LONDON — Stores shopping London Collections: Men said that while no major trends emerged during the four-day showcase, there was an abundance of sharp, salable clothing on offer and the lineup was a strong one.
Coach, Burberry, Tom Ford and J.W. Anderson were among the top labels on retailers’ lips. “We fell in love at Burberry, where the bohemian man had the look of a Cambridge student from the 1950s,” said Jason Broderick, fashion director of men’s wear, sports and watches at Harrods.
“Tom Ford modernized further and there was so much denim in the collection, and we also loved Coach. It was sporty, modern and we’d love to have it in-store,” said Broderick, adding that Alexander McQueen’s cropped, sporty jackets were a refreshing sight.
“The collection overall was slightly more youthful and colorful, and we liked the emblems and the sparkle,” said Broderick, adding that Hardy Amies and Gieves & Hawkes were among the tailored clothing highlights.
Nelson Mui, men’s fashion director at Hudson’s Bay Co. said the trends that appeared in London have been “bubbling around” for a few months, such as textured fabrics, military touches, the Seventies feel that started with women’s wear last year and the bohemian vibe in the air. “You see a lot of interplay between men’s and women’s trends developing.”
Mui also pointed to the upcoming Thea Porter exhibition at the Fashion and Textile Museum, the first-ever show of work by the grandmother of boho chic.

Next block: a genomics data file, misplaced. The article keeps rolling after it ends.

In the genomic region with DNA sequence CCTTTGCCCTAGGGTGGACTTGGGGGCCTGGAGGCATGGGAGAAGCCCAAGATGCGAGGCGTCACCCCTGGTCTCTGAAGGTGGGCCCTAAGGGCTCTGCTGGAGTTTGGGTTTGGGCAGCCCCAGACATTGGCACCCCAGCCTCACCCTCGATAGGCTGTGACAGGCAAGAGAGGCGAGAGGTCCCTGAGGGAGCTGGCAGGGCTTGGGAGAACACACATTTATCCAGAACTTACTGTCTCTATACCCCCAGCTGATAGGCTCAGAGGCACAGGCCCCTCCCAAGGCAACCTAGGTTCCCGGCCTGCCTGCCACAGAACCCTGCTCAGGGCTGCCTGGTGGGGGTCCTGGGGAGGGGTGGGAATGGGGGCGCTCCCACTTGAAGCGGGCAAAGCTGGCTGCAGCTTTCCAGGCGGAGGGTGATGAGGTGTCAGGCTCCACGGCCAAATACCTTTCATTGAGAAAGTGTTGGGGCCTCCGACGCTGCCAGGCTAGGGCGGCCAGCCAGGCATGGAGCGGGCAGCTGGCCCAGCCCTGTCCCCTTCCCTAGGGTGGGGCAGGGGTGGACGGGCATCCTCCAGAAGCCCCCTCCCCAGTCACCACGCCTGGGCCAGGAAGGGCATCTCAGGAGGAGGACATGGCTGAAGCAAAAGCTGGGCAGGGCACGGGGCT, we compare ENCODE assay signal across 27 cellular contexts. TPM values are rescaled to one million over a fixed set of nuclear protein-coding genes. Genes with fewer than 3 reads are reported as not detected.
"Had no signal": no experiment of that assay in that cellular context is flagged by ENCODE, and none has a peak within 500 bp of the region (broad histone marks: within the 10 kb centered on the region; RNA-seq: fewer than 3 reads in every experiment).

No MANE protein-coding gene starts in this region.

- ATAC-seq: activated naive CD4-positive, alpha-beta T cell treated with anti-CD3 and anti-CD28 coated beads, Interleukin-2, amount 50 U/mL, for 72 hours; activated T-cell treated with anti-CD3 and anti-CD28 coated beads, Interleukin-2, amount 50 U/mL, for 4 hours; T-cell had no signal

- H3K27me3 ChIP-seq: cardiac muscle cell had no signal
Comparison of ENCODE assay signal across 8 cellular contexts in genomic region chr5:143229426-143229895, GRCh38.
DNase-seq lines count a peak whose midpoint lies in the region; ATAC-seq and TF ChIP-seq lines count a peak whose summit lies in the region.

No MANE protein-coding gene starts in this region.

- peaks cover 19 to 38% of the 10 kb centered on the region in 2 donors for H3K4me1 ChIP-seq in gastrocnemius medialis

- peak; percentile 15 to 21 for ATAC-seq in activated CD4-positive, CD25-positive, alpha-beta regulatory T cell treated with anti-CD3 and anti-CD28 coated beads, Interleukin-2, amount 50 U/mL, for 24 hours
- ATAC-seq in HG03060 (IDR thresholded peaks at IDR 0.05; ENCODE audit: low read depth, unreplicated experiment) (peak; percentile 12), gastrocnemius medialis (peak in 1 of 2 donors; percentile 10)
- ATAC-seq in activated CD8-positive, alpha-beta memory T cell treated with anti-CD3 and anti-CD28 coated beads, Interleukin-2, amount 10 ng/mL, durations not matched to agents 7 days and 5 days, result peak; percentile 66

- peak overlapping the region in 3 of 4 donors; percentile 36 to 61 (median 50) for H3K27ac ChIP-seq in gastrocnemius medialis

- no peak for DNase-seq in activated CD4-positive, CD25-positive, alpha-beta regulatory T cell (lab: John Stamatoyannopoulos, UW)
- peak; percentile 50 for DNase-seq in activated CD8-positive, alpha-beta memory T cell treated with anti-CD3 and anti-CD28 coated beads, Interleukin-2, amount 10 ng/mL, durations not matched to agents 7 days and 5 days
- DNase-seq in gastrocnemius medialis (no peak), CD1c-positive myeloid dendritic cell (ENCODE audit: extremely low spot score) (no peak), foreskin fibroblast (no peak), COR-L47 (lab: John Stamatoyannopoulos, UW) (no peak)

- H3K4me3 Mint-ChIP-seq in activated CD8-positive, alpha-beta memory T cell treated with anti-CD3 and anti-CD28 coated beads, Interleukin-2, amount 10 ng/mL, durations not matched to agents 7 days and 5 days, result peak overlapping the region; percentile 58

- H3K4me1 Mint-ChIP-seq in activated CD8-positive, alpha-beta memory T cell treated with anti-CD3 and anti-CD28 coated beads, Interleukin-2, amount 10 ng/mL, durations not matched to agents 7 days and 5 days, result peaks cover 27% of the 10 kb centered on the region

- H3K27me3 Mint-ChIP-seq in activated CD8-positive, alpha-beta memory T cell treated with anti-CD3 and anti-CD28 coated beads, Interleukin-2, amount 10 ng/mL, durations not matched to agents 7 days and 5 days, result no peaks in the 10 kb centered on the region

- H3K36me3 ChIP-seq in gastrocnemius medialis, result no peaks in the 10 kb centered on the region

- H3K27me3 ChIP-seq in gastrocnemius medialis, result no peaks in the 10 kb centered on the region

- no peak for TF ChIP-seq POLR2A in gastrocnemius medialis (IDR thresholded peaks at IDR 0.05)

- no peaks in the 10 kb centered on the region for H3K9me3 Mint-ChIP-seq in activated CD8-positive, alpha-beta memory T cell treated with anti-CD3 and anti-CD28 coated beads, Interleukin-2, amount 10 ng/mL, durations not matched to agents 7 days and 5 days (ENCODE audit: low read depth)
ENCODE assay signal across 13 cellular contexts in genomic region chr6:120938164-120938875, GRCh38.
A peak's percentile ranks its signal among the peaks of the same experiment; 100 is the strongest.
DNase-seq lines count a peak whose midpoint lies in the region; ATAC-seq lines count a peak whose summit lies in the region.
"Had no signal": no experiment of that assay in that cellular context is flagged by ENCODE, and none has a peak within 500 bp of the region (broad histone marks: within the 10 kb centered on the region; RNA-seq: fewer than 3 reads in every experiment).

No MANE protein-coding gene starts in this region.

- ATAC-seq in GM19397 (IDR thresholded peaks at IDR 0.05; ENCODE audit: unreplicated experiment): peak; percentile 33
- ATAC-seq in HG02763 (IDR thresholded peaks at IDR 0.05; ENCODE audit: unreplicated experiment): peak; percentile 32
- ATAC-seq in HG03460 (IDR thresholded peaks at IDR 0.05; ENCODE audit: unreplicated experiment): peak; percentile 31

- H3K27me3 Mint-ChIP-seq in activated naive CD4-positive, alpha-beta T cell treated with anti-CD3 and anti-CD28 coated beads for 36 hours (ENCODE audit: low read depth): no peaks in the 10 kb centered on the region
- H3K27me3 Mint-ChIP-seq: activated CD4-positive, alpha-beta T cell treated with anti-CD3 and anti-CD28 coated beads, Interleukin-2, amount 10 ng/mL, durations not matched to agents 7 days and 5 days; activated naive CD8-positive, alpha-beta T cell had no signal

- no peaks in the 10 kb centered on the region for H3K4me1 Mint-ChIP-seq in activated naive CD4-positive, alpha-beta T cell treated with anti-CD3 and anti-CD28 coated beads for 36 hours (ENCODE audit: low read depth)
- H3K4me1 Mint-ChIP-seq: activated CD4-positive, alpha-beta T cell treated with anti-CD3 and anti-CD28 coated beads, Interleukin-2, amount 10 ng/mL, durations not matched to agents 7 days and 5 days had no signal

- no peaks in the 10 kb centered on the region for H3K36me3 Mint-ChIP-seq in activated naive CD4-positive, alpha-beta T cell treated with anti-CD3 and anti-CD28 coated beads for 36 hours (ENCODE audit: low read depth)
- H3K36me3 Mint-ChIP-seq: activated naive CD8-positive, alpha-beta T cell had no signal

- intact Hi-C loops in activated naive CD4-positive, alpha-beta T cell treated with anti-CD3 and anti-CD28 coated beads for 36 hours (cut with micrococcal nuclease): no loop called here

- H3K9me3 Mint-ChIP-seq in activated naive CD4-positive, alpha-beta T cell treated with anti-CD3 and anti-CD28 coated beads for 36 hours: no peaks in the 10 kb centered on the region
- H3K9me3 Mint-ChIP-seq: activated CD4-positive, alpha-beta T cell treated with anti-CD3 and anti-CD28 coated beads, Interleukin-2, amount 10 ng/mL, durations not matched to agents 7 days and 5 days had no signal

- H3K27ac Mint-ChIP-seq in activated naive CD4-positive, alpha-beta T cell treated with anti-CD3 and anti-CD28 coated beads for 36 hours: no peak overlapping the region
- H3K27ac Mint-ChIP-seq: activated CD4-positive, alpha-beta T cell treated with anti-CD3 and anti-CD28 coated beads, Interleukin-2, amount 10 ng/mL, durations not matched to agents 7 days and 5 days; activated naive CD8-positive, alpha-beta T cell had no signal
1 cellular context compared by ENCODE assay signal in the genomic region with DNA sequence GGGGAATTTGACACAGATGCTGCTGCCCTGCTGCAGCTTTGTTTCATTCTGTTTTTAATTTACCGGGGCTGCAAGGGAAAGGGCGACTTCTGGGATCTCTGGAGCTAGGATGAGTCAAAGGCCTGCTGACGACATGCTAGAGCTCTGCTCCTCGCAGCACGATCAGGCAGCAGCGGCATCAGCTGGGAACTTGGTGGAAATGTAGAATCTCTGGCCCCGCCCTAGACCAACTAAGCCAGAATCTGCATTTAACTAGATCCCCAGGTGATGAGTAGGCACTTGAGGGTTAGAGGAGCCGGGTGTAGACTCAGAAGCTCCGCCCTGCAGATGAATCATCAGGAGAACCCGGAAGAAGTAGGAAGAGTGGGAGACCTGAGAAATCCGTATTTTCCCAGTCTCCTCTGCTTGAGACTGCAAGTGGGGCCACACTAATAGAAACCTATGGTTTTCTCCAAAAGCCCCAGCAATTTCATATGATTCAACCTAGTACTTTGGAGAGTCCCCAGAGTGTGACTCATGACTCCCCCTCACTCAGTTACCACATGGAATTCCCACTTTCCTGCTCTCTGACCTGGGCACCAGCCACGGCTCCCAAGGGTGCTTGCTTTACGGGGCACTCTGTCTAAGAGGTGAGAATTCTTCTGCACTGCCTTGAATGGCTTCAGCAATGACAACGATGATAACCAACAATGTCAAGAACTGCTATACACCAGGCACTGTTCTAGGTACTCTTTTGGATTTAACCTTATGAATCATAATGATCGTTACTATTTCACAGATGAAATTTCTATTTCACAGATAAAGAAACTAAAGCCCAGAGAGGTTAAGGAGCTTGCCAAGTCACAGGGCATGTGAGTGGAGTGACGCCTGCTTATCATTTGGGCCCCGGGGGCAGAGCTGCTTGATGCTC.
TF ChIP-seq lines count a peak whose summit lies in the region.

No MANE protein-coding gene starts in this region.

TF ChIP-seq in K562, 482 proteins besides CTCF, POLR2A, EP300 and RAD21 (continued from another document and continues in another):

He called the Coach collection “an amazing debut with a very coherent, strong idea” and said the J.W. Anderson collection was “a knockout. It was very, very distinctive, androgynous with Seventies ideas but defied categorization. I’m interested to see what it’s like in the showroom,” he said.
He also pointed to Burberry’s strong accessories and to the broad range of brands on the runway, from the more commercial Tiger of Sweden, Coach and Moschino to tailored Savile Row brands such as Richard James and Hardy Amies. “We’re looking to increase the presence of British brands at the stores,” he said.
Stephen Ayres, head of fashion buying and merchandising at Liberty, said there wasn’t an overriding trend running through the showcase, but “military elements were present and volume remains important; trousers remained looser and wider, coats were oversized and proportion was generally more generous. Fringing was popular as a detail, be it on accessories, or hemlines of shirts and tailoring and denim featured heavily in many collections.”
He cited Oliver Spencer and YMC, Craig Green and Nasir Mazhar among the top labels showing, along with Christopher Kane — who is doing appointments in Paris — and Christopher Raeburn. “Our overall budgets for London will be planned up versus last year,” he said.
What most struck him about the week was “the sheer volume of product on show…from emerging young designers to the luxury [labels] and the more classic brands of Savile Row.”
Terry Betts, buying director of men’s wear at Selfridges, pointed to loose tailoring as one of the evolving trends on the London runway over the past few seasons.
“Agi & Sam and Craig Green opted for looser fits on both outerwear and tailored pieces. Wide-leg trousers that just skim the ankle have been a recurring look throughout the week,” he said, adding that the store was adding Craig Green to its mix of designers.
“We also saw a shift in streetwear, with Nasir Mazhar and Christopher Shannon both developing their aesthetic and giving their collections a new edge of refinement — tailored jackets, shirts and fitted trousers all made an appearance.”
He said the shearling jacket would no doubt be the “piece for the season,” with J.W. Anderson, Coach, James Long and Burberry all presenting options. “LC:M continues to champion London as an important and increasingly relevant men’s wear destination. For me, this was the best one yet.”